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College choices: a deeper look

By Stacy A. TeicherStaff writer of The Christian Science Monitor / December 15, 2005



The search for college should be about "the right fit," experts say. For some, that might simply be a matter of where the price is right, or which campus environment feels comfortable. But there's always that central question: How much are the students learning?

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For families in the throes of college applications or planning ahead for next year's campus visits, here are four tips from experts for looking beyond popular college rankings in the search for a good education.

Tip No. 1: Build your own college ranking system.

Debra Stuart has 30-plus years of experience at universities, and she has a long title to prove it: vice chancellor for administration with the Oklahoma State Regents for Higher Education. So she was a well-informed parent when it came time for her and her husband to help their daughter look at colleges a few years ago.

First they thought about the size of school their daughter wanted, the majors that most interested her, and the places she'd like to live.

Then they mined various guidebooks for basic information - like whether a school or a particular program was accredited. They also took a look at the ubiquitous US News & World Report's annual college issue. But because rankings are subjective, the family picked them apart and decided which factors they wanted to weight more heavily.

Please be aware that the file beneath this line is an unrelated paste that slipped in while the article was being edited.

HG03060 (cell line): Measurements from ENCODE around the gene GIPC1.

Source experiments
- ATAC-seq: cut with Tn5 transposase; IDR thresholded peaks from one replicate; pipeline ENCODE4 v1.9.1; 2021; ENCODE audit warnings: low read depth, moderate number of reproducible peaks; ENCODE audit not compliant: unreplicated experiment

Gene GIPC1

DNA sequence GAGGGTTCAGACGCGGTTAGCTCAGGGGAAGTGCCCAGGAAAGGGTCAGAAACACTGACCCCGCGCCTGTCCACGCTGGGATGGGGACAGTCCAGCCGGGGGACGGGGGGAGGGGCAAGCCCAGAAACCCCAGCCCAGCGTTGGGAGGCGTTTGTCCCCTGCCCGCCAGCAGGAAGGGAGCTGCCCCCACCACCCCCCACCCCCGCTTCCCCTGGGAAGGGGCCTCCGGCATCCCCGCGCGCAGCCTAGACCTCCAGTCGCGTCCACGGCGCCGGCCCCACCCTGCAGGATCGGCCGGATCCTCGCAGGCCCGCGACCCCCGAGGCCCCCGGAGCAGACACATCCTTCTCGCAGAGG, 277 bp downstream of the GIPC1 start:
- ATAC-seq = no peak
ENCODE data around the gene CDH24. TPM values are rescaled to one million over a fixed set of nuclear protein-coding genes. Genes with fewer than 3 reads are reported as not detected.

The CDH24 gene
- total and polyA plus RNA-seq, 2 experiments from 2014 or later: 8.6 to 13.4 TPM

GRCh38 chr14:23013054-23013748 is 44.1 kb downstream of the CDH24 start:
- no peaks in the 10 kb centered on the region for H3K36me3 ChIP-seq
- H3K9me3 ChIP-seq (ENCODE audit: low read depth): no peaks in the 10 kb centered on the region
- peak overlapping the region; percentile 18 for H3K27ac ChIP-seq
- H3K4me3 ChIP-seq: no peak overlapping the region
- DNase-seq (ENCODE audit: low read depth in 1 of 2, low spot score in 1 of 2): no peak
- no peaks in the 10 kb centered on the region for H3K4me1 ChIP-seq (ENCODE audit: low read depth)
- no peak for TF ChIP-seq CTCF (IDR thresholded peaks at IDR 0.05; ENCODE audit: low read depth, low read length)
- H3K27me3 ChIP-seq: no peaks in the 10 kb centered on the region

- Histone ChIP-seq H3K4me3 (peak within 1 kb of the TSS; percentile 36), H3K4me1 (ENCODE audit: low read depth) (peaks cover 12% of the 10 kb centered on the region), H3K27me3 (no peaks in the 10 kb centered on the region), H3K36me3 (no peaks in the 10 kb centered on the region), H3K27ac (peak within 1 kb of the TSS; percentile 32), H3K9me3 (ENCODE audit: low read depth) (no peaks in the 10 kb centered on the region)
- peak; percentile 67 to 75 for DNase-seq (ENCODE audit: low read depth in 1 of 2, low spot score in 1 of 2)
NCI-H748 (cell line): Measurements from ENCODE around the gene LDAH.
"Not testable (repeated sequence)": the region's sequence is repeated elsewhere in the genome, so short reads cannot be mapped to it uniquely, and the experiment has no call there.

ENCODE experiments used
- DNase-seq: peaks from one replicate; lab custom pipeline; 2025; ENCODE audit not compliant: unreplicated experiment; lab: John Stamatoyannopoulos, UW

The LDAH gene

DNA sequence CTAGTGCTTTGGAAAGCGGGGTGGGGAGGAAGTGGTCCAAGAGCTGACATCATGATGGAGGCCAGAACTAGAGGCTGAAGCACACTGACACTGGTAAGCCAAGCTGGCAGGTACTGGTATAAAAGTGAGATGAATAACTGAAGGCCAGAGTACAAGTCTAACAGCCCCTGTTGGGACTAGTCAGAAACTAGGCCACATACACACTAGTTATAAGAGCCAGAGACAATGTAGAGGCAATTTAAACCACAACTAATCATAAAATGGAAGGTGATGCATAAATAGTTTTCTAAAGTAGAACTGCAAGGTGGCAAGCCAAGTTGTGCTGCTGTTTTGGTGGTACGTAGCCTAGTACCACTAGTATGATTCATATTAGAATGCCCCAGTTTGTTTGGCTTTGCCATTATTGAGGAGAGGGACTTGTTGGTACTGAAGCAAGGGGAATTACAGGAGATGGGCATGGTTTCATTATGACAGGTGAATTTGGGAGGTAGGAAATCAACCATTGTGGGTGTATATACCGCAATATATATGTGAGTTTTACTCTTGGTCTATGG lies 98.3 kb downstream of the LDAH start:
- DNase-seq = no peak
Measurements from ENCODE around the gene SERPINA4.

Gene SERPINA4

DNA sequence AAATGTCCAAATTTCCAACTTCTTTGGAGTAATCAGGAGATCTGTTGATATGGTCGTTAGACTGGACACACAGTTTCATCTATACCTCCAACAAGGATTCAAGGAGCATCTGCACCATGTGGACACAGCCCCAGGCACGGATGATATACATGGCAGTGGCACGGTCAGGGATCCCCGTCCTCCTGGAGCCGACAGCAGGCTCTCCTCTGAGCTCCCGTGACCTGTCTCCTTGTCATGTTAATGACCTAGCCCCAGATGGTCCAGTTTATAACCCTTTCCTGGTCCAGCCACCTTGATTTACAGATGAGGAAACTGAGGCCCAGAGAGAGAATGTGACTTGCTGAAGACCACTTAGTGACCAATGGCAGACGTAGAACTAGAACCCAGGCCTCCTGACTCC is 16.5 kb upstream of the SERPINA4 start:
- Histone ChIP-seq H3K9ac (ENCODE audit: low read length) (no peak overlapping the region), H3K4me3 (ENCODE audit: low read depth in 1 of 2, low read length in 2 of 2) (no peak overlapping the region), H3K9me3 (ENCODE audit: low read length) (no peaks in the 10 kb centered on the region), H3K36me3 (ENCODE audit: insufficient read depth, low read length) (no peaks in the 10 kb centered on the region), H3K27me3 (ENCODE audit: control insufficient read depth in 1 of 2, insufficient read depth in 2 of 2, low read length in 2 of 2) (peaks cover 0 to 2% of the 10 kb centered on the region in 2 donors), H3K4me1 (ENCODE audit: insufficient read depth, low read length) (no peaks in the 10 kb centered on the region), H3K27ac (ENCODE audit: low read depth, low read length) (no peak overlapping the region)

" 'Good,' in our mind, was that they had good graduation rates [and] a good student-faculty ratio," Ms. Stuart says, "because these were things that we knew [would help] our daughter and her learning style."

They visited campuses - armed with their own rankings and a quiver of questions.

Tip No. 2: Focus on the first year.

Find out how a college determines what classes freshmen should take. "Students come with all sorts of abilities, and part of what makes or breaks a student is their experience in their first year," Stuart says. "Do they have a placement test for math ... and how successful is that?"

Some colleges have semester- or year-long seminars that group freshmen together to help them adjust to campus life. Others work to make sure students have enough contact with faculty so that they don't feel like a number. The Policy Center on the First Year of College offers information about the most effective initiatives (see box, bottom, left).

Tip No. 3: Gauge the engagement.

"Research shows that if students engage in certain activities, they're likely to learn more than if they don't," says Trudy Banta, vice chancellor for planning and institutional improvement at Indiana University-Purdue University in Indianapolis. The long list includes: "things like participating in faculty research; study abroad;... service learning; contact with faculty outside the classroom - [especially] talking about intellectual matters; group work with peers; and how much they study."

It's easier to find this data if the school participates in the National Survey of Student Engagement (NSSE). More than 900 colleges have done so over the past six years, but it's up to the schools to decide if they want to release their results. Ms. Banta believes most schools would make results available if prospective students requested it. You can then compare their data with benchmarks on the NSSE website.

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